Can't chat now, we're booked up with power brunches and vertical integration until end of play. You see, the Dell Vostro V130 has made us come over all business-like -- it's a slim, light, 13.3-inch laptop aimed at office types. Like most Dell kit, it's available in loads of different configurations, but our review sample comes with an Intel Core i5 processor and will set you back about £530. So is this laptop a real self-starter, or is it all sizzle and no steak?
First impressions count
The first thing you'll notice about the V130 is that it looks boring. The flat, grey finish on the lid -- it's also available in a more cheerful red -- with matte black highlights doesn't exactly get our hearts racing, and neither does the plain black interior. But looking closer reveals a few niceties. For instance, there's some chrome edging around the trackpad and, when you pick the laptop up, you'll notice it's really thin.
To be precise, it's about 18mm thick, so it's definitely slim enough to slide into your satchel. It weighs around 1.6kg, and feels very light in the hand, so it would be comfortable to lug around all day.
Better still, the laptop's remarkably sturdy. We didn't notice much flex in the screen or the chassis. It doesn't feel like a laptop that would fall apart at the first little bump.
The screen is set slightly forwards from the back of the laptop, leaving a protruding section at the very back. It's a design we've seen on other Dell machines, such as the. We like it, although we don't think everyone will be a fan.
The battery is sealed inside the laptop, which makes for a cleaner design. Unfortunately, it also means you won't be able to switch the battery for a spare if you need to.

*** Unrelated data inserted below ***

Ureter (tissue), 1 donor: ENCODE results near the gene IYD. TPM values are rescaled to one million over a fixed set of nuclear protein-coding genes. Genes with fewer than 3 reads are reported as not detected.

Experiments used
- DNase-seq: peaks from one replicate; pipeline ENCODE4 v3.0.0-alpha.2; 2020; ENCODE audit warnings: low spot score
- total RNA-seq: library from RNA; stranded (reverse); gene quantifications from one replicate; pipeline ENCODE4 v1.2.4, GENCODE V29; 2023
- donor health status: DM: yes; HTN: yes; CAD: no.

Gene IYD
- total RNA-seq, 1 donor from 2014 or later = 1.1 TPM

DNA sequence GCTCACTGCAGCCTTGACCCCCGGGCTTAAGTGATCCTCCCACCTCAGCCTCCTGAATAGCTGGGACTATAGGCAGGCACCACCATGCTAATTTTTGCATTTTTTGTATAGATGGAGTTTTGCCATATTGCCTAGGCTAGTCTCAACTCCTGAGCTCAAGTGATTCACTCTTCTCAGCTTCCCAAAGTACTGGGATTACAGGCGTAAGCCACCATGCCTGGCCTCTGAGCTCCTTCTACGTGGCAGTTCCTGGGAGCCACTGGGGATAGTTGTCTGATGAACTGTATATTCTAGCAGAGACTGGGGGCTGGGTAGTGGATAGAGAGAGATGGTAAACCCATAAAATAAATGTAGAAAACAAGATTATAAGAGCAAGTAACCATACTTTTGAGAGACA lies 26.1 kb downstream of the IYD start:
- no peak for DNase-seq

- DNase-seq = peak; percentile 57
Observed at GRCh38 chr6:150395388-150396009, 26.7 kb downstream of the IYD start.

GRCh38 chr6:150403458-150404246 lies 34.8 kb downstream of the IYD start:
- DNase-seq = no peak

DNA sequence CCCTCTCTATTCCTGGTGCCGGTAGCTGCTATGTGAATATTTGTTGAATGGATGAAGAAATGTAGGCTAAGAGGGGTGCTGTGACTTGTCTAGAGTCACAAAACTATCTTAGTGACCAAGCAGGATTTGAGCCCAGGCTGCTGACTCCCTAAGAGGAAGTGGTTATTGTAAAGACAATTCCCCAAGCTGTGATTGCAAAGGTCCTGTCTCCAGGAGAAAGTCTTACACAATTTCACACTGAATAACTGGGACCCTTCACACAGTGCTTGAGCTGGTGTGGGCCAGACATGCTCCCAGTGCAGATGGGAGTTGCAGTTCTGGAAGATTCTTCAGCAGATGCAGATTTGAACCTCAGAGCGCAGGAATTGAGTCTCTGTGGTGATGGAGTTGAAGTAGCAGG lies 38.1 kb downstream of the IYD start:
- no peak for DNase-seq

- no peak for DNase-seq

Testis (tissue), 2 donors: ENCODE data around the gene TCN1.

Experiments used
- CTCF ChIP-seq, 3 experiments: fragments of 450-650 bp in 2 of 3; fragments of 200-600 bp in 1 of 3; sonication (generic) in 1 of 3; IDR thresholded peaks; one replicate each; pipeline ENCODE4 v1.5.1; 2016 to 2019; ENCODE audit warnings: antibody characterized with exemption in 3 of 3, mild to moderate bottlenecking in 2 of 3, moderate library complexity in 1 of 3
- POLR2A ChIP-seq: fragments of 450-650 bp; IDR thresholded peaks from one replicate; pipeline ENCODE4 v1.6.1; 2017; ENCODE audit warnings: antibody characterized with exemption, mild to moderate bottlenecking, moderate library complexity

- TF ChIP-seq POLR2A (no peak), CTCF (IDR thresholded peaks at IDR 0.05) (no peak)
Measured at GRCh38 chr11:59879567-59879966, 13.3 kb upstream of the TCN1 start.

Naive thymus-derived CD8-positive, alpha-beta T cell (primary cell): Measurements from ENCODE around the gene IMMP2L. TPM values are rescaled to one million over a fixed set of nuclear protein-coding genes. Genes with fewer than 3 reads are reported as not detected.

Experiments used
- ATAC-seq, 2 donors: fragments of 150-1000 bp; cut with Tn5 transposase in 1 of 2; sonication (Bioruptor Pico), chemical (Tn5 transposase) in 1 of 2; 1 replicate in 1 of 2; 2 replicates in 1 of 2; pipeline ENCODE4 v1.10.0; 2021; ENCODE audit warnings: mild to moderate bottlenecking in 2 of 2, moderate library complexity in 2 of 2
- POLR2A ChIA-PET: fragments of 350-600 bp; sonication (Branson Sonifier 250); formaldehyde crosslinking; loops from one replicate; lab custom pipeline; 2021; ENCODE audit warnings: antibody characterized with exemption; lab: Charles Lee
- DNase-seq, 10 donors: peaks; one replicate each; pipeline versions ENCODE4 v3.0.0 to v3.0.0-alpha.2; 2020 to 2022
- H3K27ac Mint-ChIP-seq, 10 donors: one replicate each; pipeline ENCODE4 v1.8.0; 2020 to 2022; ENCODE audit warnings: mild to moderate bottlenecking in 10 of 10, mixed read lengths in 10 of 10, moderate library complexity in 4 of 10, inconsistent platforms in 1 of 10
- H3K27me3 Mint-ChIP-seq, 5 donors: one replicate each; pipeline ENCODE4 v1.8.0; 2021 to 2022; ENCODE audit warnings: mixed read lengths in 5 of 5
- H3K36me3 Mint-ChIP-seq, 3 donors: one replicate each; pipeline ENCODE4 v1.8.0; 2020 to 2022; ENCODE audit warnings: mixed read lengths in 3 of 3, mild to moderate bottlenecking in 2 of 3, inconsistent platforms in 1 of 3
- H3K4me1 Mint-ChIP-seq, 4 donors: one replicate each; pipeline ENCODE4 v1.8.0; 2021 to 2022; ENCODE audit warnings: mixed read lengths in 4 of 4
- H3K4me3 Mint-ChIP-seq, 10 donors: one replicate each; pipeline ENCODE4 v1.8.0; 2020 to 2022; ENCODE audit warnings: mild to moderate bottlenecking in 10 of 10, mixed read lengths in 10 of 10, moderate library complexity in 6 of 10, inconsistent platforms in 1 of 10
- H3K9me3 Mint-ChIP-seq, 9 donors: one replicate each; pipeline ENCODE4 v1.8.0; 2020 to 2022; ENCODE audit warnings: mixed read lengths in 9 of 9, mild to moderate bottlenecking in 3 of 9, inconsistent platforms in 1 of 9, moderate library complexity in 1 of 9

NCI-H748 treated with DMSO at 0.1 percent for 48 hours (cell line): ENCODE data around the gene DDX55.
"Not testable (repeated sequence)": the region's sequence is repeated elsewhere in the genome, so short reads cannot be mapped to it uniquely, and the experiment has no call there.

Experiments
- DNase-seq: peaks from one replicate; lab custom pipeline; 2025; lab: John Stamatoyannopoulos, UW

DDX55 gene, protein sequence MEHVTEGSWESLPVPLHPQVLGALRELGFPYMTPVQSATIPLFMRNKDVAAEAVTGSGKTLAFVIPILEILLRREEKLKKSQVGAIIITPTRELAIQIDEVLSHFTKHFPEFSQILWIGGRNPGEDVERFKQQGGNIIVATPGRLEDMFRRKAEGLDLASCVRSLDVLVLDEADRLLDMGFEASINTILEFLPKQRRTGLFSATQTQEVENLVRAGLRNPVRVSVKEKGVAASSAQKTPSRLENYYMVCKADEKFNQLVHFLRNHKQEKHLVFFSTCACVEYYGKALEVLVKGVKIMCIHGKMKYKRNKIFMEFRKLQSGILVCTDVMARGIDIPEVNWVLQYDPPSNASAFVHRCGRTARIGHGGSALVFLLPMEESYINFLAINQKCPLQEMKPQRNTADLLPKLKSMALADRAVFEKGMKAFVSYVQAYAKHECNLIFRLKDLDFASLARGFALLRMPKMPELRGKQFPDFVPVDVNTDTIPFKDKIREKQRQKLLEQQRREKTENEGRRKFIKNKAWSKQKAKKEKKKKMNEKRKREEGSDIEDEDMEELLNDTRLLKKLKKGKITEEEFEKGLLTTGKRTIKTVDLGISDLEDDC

Matte of the day
The 13.3-inch display has a resolution of 1,366x768 pixels, which makes everything look pleasantly sharp. The screen has a matte, rather than glossy, coating, so you won't be bothered by annoying reflections while you're using the laptop. Using the V130 outdoors in the harsh glare of the sun is a definite possibility too -- something that's more or less impossible with many shinier laptops.
We know what you're thinking: 'Why doesn't every manufacturer use matte screens then?' Well, there is one downside. Matte displays often look less colourful and vibrant than their glossy counterparts. But the V130 doesn't suffer from this problem too much. We've certainly seen our fair share of brighter, more colourful panels, but this one isn't bad at all. It's fine for most business uses, like sending emails and Web browsing, and videos and pictures don't look too shabby either, so a spot of slacking off with YouTube will be all the more enjoyable.
The trackpad isn't especially big, but both its surface and buttons are responsive. The keyboard is well laid out, but, while each key is quite large, there's no gap between each individual button, unlike on most new laptops. We find that having spaces between the keys reduces the chances of making typos. Still, typing at speed on this machine is definitely possible.
The port line-up is decent. There's a multi-format card reader; three USB ports, one of which doubles as an eSATA port; HDMI and VGA outputs; and an Ethernet jack. The laptop also offers a couple of 3.5mm sockets for your headphones and a microphone.
All the important ports are ferreted away around the back of the laptop, rather than down the sides. At first, we were quite unsure about this layout -- after all, who wants to peep around the back every time they plug in a USB stick? But it does make sense if the laptop is going to be stationary most of the time, as many business laptops are. If you're going to leave this laptop on your desk plugged into all sorts of bits and bobs, you'll be glad the cables are stuck around the back.